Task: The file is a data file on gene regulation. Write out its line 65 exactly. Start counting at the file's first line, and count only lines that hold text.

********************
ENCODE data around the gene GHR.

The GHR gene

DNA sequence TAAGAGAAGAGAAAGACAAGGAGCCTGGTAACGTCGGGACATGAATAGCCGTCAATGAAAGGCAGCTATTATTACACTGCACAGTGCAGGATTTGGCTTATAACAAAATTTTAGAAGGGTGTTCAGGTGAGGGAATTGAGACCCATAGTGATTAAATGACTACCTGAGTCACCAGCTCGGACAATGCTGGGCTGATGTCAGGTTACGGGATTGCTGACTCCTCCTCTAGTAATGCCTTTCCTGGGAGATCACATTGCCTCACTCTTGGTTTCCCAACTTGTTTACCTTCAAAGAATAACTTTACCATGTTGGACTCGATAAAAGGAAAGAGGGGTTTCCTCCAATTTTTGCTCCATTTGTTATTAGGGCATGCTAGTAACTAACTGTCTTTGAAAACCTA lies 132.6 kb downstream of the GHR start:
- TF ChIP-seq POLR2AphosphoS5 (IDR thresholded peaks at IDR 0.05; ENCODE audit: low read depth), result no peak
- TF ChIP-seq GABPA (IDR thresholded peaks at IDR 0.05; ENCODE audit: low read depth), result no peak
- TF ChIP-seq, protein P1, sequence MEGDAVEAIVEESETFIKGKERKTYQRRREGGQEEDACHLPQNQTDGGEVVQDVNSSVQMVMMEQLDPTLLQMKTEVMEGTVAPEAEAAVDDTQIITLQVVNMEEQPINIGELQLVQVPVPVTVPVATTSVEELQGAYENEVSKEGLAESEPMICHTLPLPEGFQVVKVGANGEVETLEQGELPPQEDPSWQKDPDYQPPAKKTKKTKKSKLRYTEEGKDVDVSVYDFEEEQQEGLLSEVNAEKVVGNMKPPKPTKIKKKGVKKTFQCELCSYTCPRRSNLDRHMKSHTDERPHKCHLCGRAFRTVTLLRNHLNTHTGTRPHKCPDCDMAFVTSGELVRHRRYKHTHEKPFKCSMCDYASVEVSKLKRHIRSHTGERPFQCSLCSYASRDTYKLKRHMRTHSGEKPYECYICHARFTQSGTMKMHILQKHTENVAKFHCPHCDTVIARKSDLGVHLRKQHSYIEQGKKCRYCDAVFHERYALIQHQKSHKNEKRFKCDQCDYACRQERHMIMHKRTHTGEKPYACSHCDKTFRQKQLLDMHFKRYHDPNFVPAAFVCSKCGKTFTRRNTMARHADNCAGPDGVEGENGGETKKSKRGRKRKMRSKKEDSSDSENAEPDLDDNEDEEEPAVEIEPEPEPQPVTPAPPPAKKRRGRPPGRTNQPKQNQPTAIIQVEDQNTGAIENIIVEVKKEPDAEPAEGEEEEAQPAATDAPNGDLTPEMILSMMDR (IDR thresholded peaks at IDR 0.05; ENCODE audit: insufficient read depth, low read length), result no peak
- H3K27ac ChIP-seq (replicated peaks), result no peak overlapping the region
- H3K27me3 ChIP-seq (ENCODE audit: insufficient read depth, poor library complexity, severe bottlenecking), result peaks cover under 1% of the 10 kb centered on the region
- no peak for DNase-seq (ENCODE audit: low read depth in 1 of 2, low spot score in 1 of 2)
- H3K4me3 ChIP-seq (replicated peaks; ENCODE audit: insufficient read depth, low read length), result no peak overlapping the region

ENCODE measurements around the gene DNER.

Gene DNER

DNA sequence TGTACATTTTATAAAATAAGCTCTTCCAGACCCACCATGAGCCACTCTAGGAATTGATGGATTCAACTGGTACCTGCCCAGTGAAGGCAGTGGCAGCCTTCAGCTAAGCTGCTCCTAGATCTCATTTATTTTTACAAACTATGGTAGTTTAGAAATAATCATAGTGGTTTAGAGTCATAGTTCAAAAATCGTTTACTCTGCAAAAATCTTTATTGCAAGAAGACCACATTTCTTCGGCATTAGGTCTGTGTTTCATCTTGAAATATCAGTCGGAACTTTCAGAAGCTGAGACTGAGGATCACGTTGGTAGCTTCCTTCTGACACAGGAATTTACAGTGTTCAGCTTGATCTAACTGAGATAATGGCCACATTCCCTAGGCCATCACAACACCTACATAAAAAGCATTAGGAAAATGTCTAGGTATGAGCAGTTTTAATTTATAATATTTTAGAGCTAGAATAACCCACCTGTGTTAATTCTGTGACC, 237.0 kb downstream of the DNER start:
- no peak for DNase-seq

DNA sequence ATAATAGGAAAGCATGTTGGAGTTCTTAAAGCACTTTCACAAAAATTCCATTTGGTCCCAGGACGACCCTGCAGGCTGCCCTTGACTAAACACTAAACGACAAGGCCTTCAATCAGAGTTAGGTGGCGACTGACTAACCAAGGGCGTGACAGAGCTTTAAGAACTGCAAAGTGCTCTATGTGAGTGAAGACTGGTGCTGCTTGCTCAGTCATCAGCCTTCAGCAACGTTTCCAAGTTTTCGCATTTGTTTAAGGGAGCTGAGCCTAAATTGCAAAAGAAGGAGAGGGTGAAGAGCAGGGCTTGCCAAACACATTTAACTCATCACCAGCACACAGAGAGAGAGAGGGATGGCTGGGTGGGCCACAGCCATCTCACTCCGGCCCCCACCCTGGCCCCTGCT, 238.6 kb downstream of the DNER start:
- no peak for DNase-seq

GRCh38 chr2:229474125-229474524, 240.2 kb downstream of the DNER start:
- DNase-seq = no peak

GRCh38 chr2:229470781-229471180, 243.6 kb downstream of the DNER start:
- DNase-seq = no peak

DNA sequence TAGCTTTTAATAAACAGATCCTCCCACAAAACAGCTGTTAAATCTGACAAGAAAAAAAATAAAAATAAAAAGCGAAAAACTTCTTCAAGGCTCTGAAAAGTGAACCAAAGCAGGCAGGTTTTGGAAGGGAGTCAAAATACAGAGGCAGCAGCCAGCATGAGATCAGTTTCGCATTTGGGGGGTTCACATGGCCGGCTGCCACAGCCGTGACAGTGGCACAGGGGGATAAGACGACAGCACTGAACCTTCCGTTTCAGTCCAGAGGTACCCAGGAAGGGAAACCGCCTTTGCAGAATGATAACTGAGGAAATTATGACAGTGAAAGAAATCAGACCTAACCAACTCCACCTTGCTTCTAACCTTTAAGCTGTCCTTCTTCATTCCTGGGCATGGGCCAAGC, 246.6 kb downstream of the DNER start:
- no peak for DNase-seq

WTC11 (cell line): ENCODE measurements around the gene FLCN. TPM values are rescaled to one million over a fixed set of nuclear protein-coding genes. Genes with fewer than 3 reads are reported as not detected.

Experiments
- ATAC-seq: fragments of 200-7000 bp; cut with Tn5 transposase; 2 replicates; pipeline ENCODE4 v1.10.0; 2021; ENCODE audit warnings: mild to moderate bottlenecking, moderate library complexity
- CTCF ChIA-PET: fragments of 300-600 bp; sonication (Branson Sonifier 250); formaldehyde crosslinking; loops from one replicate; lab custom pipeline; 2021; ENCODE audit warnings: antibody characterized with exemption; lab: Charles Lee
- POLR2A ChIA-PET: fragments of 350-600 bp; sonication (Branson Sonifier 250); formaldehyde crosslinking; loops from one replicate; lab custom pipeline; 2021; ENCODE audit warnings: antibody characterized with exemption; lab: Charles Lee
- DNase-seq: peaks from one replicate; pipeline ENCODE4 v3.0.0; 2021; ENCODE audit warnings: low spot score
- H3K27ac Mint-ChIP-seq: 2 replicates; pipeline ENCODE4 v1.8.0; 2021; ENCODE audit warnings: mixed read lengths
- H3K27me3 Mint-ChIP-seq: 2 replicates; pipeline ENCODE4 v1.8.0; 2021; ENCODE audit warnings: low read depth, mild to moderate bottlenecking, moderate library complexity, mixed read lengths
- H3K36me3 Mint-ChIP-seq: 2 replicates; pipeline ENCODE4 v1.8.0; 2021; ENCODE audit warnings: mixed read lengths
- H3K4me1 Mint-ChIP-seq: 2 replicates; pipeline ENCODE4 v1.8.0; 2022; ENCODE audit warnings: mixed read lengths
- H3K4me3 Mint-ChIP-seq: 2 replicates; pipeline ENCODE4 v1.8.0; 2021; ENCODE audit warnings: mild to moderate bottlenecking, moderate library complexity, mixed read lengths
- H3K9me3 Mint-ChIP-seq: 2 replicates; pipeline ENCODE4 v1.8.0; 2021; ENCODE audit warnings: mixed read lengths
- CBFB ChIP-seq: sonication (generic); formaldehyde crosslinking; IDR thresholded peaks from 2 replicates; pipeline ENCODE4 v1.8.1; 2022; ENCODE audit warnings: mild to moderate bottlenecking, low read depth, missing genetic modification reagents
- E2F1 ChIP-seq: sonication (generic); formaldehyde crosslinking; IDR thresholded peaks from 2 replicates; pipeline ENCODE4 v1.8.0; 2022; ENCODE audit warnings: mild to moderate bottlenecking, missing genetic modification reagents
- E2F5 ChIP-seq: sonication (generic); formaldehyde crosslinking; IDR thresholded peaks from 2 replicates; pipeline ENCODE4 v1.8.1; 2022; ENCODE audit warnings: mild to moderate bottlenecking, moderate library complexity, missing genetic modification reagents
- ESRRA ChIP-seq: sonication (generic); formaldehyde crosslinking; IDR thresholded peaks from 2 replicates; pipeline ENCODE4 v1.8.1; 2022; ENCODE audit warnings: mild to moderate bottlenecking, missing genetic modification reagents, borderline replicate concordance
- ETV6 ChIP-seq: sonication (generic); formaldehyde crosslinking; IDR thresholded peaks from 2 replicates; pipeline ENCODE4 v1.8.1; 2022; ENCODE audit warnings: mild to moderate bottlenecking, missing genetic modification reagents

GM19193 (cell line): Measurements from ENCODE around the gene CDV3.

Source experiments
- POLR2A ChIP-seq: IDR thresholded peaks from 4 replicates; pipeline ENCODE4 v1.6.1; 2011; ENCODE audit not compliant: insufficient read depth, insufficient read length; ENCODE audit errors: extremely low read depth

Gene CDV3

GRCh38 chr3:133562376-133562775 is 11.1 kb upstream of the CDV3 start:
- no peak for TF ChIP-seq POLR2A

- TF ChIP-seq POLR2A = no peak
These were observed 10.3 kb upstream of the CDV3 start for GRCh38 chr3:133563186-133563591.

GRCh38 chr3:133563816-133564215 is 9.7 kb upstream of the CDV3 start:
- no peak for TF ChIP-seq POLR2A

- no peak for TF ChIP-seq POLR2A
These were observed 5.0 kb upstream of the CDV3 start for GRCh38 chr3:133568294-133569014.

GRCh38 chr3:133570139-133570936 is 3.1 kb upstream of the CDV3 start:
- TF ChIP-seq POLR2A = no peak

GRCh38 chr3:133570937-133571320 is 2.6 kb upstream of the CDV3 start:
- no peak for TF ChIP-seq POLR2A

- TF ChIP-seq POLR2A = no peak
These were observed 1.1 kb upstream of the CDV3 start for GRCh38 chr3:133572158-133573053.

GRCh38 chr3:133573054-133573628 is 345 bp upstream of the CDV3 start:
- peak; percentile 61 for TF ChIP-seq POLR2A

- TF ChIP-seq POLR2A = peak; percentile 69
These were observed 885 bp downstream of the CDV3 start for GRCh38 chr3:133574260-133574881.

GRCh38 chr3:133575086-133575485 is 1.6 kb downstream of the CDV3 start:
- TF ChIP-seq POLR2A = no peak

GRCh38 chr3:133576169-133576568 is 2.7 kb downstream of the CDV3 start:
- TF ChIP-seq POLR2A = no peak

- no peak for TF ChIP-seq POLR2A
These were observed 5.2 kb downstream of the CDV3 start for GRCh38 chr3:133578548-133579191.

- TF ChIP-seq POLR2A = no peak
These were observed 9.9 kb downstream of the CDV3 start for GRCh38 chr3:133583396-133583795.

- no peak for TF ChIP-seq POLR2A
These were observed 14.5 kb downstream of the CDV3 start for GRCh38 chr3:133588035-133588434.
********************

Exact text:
- TF ChIP-seq POLR2A = no peak